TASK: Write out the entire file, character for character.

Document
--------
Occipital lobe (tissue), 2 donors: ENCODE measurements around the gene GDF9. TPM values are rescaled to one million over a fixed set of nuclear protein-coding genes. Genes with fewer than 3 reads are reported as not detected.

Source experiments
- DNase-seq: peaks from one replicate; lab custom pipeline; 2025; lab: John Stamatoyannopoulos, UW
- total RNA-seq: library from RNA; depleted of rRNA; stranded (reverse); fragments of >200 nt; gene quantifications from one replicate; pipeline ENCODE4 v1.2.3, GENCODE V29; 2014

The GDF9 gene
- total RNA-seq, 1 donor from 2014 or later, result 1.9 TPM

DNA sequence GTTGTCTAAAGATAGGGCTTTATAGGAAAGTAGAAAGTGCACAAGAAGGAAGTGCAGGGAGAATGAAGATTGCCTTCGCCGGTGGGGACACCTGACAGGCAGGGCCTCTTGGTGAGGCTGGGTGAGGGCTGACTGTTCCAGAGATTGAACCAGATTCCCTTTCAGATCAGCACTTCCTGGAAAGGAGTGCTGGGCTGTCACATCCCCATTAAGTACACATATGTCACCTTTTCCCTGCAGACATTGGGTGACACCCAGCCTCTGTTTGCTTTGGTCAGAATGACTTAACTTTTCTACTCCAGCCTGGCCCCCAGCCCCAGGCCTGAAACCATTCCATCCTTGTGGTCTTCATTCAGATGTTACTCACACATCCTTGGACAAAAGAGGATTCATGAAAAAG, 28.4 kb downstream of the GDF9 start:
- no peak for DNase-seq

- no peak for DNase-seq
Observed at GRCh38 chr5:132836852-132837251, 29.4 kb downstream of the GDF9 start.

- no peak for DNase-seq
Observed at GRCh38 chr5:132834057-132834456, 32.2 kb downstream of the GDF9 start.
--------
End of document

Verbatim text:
Occipital lobe (tissue), 2 donors: ENCODE measurements around the gene GDF9. TPM values are rescaled to one million over a fixed set of nuclear protein-coding genes. Genes with fewer than 3 reads are reported as not detected.

Source experiments
- DNase-seq: peaks from one replicate; lab custom pipeline; 2025; lab: John Stamatoyannopoulos, UW
- total RNA-seq: library from RNA; depleted of rRNA; stranded (reverse); fragments of >200 nt; gene quantifications from one replicate; pipeline ENCODE4 v1.2.3, GENCODE V29; 2014

The GDF9 gene
- total RNA-seq, 1 donor from 2014 or later, result 1.9 TPM

DNA sequence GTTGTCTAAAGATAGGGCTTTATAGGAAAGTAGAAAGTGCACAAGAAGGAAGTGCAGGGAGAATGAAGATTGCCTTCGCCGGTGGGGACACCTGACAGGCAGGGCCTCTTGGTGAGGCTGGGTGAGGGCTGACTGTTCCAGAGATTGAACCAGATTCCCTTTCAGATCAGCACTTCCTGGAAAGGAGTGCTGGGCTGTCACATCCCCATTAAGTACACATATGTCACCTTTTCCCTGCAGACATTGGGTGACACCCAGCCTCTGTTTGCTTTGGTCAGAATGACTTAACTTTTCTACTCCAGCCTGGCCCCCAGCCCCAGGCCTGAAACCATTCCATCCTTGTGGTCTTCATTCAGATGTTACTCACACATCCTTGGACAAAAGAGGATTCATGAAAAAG, 28.4 kb downstream of the GDF9 start:
- no peak for DNase-seq

- no peak for DNase-seq
Observed at GRCh38 chr5:132836852-132837251, 29.4 kb downstream of the GDF9 start.

- no peak for DNase-seq
Observed at GRCh38 chr5:132834057-132834456, 32.2 kb downstream of the GDF9 start.